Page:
Hi Dekel, thanks for agreeing to this interview. What drew you to filmmaking in the first place?
I think it’s pretty much the same for everybody. You start watching films in a young age and think “I could do that!” My brother and I were very imaginative young kids and started playing around with a video camera at a very young age. He too ended up in film, a producer, but he started more than 15 years ago and I only recently, 3 years ago, getting back to my old dream after doing a bunch of other things.
Where did the idea for the film come from?
I’m a paraglider pilot and about 5-6 years ago when I made my first solo flights in Nepal, I encountered these children who would pack your paragliders for small change. Even that I wasn’t a filmmaker back then I always collected good stories because I knew that eventually I’ll make at least a few short films, if not more. So eventually a couple of years later when I was finally ready to go and shoot something, I wrote the script in a couple of hours and within days was on a plane to Nepal.
How would you describe the plot of Ashmina?
The film tells the story of a 13 years old girl who lives in a small town which is nestled between a beautiful lake and the Himalayas, a town which is also very well known for paragliding. It is a traditional town but also a busy tourist destination where the locals are affected by the huge amounts of tourists who visit it daily. Ashmina is forced to skip school so she could help her family make ends meet by working at the landing field, packing the parachutes of foreign pilots in return of small change. There are a number of themes that are explored in the film – gender roles, the effects of tourism on traditional societies, child labour, and more.
How important was it to ensure that the film was as authentic as possible?
That was the number one goal. People confuse the film for being a documentary, so I guess we did a good job at it.
Why do you think there aren’t more films set in or about Nepal?
Nepal is very much a developing country. There is very little infrastructure for filmmaking if you compare it to that of other countries and even somewhere like India which is just across the border. It makes things difficult of course, it wasn’t easy. But it was also some of the best time of my life as it was a very rewarding challenge and I’m extremely happy with how the film came out.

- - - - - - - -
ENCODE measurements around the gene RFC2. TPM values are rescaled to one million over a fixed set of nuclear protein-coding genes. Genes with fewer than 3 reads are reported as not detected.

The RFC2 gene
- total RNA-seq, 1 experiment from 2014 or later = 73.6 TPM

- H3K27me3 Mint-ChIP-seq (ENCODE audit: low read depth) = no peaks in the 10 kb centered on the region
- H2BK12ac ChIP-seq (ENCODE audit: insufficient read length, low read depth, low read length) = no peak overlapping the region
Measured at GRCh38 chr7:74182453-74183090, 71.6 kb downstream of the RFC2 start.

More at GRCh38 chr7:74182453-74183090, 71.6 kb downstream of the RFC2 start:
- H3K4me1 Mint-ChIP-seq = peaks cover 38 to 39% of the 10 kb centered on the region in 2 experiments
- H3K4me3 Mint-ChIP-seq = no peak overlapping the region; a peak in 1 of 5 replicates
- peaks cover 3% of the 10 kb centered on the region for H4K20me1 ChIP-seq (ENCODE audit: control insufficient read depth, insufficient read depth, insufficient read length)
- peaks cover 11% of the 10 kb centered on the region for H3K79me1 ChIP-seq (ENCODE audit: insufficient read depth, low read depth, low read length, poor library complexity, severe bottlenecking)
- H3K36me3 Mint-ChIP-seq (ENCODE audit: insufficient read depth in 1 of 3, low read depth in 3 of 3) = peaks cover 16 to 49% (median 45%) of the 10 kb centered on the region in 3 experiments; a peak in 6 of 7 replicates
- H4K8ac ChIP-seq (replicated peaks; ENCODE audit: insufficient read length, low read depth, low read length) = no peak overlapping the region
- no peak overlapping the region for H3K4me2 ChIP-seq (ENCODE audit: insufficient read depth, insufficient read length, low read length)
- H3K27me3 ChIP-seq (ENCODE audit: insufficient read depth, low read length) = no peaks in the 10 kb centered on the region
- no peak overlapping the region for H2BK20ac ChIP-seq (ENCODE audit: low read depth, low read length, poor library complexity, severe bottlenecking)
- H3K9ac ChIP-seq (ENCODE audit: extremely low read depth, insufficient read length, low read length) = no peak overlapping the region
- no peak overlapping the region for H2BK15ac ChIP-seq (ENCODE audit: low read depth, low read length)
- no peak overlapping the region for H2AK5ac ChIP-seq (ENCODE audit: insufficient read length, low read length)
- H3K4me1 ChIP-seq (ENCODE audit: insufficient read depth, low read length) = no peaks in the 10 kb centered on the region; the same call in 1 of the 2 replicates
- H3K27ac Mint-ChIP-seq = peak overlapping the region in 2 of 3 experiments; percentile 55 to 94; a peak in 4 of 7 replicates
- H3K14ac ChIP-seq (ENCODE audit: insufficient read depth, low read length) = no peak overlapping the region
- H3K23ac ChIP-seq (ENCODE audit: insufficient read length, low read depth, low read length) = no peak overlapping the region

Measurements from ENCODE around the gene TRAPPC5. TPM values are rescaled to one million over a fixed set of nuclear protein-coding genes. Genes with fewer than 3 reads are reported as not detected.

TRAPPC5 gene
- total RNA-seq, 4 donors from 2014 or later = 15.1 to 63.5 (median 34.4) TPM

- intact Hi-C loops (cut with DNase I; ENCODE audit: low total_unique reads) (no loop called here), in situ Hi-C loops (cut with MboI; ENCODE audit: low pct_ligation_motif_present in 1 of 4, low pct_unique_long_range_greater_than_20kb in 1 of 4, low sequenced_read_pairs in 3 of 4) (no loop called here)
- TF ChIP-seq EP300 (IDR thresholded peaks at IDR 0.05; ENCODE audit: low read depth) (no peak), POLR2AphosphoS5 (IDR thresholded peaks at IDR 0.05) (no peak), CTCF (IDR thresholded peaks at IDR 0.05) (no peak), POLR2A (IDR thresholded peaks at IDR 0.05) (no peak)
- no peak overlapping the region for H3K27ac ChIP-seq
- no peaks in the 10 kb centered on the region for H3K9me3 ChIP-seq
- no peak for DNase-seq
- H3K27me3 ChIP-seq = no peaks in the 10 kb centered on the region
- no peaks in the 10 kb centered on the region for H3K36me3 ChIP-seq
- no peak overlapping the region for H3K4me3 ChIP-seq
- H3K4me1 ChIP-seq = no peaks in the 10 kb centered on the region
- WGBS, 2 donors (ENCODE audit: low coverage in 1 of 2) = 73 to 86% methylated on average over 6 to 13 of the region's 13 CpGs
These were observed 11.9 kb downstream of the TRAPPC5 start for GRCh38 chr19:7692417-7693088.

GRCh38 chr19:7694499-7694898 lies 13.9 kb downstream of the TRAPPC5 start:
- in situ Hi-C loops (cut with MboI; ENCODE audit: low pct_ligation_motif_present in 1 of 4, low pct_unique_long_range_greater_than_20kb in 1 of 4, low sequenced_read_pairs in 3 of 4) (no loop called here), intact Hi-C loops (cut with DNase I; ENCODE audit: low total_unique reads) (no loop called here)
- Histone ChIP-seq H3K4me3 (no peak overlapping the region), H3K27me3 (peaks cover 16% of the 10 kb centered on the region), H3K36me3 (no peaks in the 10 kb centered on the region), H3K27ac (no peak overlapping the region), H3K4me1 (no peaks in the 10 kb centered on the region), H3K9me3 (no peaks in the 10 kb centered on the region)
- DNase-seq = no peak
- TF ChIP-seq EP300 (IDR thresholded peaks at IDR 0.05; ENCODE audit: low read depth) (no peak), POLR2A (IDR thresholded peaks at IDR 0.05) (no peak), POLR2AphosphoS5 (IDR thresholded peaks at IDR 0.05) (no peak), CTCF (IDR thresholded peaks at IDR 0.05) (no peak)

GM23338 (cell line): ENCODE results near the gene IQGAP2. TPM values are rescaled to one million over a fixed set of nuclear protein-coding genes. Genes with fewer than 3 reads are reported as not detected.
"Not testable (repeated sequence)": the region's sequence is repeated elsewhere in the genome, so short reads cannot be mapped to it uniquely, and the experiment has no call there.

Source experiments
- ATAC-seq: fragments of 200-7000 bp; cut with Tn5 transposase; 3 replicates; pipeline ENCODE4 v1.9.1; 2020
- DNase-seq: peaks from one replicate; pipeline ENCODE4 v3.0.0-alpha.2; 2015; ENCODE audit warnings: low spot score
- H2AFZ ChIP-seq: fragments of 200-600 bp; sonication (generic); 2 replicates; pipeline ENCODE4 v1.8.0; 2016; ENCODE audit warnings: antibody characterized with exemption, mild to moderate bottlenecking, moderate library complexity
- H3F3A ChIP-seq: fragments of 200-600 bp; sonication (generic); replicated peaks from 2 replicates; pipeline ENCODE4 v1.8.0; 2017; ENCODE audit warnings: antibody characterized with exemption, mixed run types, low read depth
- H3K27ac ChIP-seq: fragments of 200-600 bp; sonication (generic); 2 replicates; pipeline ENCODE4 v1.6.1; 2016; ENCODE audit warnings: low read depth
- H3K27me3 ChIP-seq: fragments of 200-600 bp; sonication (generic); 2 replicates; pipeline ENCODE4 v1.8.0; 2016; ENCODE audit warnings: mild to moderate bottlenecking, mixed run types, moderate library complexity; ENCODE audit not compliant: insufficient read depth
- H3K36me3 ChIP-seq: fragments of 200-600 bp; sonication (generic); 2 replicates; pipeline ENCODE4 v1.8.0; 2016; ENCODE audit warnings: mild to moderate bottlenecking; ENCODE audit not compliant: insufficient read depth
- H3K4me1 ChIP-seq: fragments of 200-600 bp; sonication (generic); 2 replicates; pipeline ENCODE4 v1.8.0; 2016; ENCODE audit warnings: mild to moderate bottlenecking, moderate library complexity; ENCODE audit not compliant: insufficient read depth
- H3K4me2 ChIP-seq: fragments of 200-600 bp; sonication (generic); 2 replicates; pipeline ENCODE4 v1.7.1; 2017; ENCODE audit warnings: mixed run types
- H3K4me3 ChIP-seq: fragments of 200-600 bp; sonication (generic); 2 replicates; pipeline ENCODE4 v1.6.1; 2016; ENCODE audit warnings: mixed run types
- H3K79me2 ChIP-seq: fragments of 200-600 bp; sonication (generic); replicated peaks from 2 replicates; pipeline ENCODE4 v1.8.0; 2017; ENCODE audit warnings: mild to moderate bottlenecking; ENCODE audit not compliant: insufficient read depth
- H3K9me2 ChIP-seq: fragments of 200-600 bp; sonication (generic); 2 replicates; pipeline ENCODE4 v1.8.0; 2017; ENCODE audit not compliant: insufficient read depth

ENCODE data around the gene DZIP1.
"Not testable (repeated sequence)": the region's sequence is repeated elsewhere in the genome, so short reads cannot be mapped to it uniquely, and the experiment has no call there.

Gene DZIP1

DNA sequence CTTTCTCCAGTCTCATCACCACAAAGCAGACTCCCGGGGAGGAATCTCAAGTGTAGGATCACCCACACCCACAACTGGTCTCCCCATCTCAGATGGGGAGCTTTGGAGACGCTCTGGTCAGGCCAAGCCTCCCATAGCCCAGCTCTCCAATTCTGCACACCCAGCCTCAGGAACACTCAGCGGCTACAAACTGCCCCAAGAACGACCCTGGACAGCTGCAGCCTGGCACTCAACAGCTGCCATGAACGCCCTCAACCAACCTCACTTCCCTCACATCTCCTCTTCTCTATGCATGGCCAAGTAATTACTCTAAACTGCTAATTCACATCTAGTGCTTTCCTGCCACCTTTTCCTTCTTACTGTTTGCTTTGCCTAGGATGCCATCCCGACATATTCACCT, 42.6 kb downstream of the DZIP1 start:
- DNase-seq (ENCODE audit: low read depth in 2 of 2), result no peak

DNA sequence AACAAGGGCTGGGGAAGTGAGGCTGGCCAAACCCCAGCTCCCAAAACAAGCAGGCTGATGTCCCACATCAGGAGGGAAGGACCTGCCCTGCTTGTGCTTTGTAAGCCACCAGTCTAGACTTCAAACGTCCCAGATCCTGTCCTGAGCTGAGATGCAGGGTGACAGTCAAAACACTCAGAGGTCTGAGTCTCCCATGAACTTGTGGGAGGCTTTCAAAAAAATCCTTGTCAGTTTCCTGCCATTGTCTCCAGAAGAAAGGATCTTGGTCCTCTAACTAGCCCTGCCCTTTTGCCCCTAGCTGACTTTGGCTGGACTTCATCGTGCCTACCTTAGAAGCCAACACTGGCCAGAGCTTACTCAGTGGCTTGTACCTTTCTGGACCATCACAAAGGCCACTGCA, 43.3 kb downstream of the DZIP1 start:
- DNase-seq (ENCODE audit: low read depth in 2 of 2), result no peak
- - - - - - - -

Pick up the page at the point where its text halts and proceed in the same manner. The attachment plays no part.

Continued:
What was the casting process for the film like?
Most of the cast are not actors. All the foreign people are backpackers who we met in the streets of Pokhara, who we begged to help with the film. We met Dikshya, who plays Ashmina, at a local school. As soon as I started working with her I knew that she was perfect for the role. She is the coolest girl ever, at just 13 she did an incredible job.
What do you hope audiences will take away from this film?
As mentioned there are a number of themes which the film touches on, but one of the main ones is the effect that tourism has on traditional societies, but anywhere else really. I was recently told that in the Island of Santorini in Greece, the local workers need to live in tents during the summer months because the cost of hosing is so high. People come with their money and absolutely destroy places and effect the local population in ways that they can’t imagine. So you rent out an Airbnb somewhere and without realizing it, you are responsible for local people never being able to afford a house of their own. In the film, the foreign pilot tips Ashmina too much money and sets off drama within her family.
What has the reception to the film been like?
We’ve been very lucky to have the film screen in many festivals and to also win some prizes and awards. Ashmina recently became Oscar Qualified by winning Best Short Film at the 59th Krakow Film Festival, which we are very proud of.
How does this film compare to other films you’ve worked on?
Ashmina was my 2nd film and a few months ago I finished my 3rd, which screened in Cannes as part of the official competition. Each film that I made was shot in a different country so each presented different challenges. It’s been a great experience and I learn something new with every project.
What future projects have you got planned?
I’m currently working on Adva, my first feature film, which will be set in Israel. It follows a story of a girl who goes to a date which goes wrong, and is an allegorical piece exploring the consequences of living in a country plagued by political conflict. It’s going to be so much more challenging than making a short, so I’m very much looking forward to it.